The tail of one, making aurora borealis (also called aurora borealis) visible as far south as Chicago.
This is the first part of the exciting space weather we have had for several months, while we are in the quiet period that reigns at the end of the current 11-year solar cycle. The small solar flare and coronal mass ejection that occurred on Wednesday also made the comparison pale with much more powerful and disruptive explosions that struck us in the past..
The most famous of the magnetic storms is perhaps the "Carrington Event" of 1859. The storm arrived at the dawn of our era of modern technology and virtually disabled the young telegraph system, while illuminating the sky from a colorful aurora to the south like Belize and Thailand today.
Recently, an international team of researchers looked at many observations of the 1859 solar storms in an attempt to reconstruct the details. The resulting article, published in The Astrophysical Journal, is loaded with anecdotes from another world.
"At 22:26 (September 2), the light of the third and fourth magnitude stars is very weakened," writes George Neumayer, director of the Melbourne Flagstaff Australian Observatory, in 1864. "Gorgeous rays through During the 10 or 15 minutes later, a beautiful arc of red light, which extended from east to west and crossed the crown, had become almost motionless.
A report from Puerto Rico described "light rays, red, purple, and purple, stretched even to the zenith" and another from central Mexico mentioned "a silver lily in the shape of a large circle arc (of the region from the sky where) light rays extend downward as if to meet a red light that shone from the northern horizon. "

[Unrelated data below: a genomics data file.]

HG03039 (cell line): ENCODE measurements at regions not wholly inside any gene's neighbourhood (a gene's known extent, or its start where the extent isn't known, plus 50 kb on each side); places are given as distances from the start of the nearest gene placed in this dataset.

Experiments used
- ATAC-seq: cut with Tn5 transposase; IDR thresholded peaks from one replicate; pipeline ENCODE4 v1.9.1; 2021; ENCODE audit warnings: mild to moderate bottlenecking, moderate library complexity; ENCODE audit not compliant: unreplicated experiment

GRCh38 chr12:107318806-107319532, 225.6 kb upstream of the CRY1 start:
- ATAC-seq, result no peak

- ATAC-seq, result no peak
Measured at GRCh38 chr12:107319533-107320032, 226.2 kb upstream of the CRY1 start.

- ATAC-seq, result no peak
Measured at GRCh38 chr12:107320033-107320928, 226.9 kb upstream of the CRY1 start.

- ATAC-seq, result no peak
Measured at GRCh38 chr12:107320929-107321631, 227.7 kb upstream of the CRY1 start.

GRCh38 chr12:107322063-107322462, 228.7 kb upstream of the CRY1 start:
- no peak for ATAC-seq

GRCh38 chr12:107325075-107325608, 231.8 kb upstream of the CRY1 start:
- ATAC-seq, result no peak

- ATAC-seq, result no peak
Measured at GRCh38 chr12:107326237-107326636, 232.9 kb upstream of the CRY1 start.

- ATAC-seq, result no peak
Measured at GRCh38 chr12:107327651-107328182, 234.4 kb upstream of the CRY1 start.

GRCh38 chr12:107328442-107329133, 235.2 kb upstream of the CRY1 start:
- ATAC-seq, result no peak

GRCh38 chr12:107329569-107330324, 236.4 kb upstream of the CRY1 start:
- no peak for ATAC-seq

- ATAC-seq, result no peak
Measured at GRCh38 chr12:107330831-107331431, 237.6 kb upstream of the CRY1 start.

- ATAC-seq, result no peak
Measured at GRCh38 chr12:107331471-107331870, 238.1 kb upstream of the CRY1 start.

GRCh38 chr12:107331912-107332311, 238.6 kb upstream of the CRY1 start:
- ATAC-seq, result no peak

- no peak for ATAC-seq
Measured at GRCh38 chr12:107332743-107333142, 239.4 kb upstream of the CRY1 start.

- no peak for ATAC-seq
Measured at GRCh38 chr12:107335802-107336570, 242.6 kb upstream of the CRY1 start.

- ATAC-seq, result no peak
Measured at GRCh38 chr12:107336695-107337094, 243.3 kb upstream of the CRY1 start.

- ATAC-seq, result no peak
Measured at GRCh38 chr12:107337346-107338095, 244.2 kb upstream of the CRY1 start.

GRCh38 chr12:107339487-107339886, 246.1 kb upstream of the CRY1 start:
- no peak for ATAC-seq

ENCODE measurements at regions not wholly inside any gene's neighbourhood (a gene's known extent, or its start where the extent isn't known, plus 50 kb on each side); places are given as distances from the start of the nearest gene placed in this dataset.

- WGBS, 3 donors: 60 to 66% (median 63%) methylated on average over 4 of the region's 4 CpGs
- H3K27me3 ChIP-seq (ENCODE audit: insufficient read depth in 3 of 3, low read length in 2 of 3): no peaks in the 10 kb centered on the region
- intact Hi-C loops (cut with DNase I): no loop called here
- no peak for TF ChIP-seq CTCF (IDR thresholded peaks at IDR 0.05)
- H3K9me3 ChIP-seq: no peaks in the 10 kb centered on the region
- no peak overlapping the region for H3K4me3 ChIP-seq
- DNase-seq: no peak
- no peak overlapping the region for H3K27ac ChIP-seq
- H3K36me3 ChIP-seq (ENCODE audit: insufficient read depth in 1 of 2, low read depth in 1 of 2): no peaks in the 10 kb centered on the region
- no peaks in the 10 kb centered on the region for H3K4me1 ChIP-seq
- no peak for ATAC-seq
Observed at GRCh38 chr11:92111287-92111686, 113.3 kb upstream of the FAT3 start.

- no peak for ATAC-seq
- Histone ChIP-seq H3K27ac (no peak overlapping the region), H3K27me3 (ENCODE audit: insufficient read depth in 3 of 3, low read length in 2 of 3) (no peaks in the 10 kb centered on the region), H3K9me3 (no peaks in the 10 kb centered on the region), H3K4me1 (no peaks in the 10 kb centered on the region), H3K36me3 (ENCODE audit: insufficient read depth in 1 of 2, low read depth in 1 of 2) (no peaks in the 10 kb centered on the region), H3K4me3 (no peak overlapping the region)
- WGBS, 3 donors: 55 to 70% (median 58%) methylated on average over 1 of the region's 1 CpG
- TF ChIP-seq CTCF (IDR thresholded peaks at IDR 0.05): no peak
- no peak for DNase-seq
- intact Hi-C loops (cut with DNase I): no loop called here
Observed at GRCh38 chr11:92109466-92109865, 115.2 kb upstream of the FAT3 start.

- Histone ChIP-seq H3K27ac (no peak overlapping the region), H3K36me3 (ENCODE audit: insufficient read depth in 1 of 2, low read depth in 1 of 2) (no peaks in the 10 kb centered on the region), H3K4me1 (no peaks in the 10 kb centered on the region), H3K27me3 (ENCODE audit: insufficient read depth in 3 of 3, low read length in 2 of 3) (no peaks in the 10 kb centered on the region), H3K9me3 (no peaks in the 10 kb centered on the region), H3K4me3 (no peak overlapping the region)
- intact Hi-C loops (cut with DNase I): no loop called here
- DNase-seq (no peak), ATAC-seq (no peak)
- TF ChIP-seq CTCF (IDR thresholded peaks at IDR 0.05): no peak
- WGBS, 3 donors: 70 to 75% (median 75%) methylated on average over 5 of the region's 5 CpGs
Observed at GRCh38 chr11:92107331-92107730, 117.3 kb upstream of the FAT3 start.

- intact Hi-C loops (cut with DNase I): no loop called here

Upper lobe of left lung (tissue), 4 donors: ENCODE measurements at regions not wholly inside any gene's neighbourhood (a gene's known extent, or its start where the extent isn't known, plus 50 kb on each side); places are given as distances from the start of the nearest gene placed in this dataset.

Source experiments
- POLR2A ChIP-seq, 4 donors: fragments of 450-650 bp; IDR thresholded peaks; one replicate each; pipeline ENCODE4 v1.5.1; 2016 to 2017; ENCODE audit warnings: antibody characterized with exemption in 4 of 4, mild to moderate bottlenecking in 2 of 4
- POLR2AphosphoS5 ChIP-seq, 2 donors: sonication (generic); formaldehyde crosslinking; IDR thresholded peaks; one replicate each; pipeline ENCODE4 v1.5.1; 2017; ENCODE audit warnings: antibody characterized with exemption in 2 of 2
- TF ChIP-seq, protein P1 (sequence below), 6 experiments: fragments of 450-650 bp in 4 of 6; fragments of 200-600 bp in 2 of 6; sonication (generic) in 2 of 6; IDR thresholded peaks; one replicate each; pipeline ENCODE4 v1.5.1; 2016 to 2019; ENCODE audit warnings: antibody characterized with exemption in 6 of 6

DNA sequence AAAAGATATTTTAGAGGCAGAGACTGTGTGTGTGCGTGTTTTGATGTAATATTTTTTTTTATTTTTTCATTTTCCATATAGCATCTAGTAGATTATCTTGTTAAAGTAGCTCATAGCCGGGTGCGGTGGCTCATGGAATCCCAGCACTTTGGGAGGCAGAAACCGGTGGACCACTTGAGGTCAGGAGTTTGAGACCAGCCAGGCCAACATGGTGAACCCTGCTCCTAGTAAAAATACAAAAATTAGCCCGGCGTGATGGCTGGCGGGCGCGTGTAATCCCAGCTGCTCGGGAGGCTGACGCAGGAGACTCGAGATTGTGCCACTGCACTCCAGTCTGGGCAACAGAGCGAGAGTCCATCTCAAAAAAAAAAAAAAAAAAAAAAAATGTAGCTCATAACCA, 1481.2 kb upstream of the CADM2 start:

Although most of the activity caused by the solar storm was reported on September 1 and 2 in 1859, the sun was actually hyperactive from August 28 to September 4. It must have been a week. It should be noted that aurora aurora sightings have been reported even closer to the equator than most accounts say, to the south of Panama.
There were many reports of problems with telegraphic transmissions and even electric shocks and fires lit by telegraph wires being submerged by the invisible attack of our star.
Imagining what a Carrington level event would do for an extremely complex and highly nested electrical infrastructure today has caused a lot of concern, and for good reason.
We have seen powerful solar storms in the modern era. More recently, a Class X solar flare killed a satellite and caused a 12-hour power outage in parts of the northern United States and Ontario on Halloween day in 2003. It was the most powerful eruption measured directly to date. Another in 1989 caused a long blackout in Quebec, disrupted by sensors on the space shuttle and caused a mini-panic of the possibility of a nuclear attack. Still, the power of the event of 1859 is greater than that of the most recent storms.
But it turns out that the Carrington event might not even mark the extreme end of the spectrum as to the intensity of a solar storm.
Earlier this month, an article in the report of the National Academy of Sciences said that there is evidence of a solar storm around 660 BC. which, with a previously known event of 775 AD, would probably have been much stronger still.
Both events could have been 10 to 20 times more powerful than the Carrington event, which illuminated the world with auroras and disabled communications.
In other words, although the sample size is very small, history seems to indicate that we have to expect a huge solar storm about once a millennium. And if the Carrington event was not the biggest of the last thousand years, as the data also show, we would have been far too slow to escape the sun.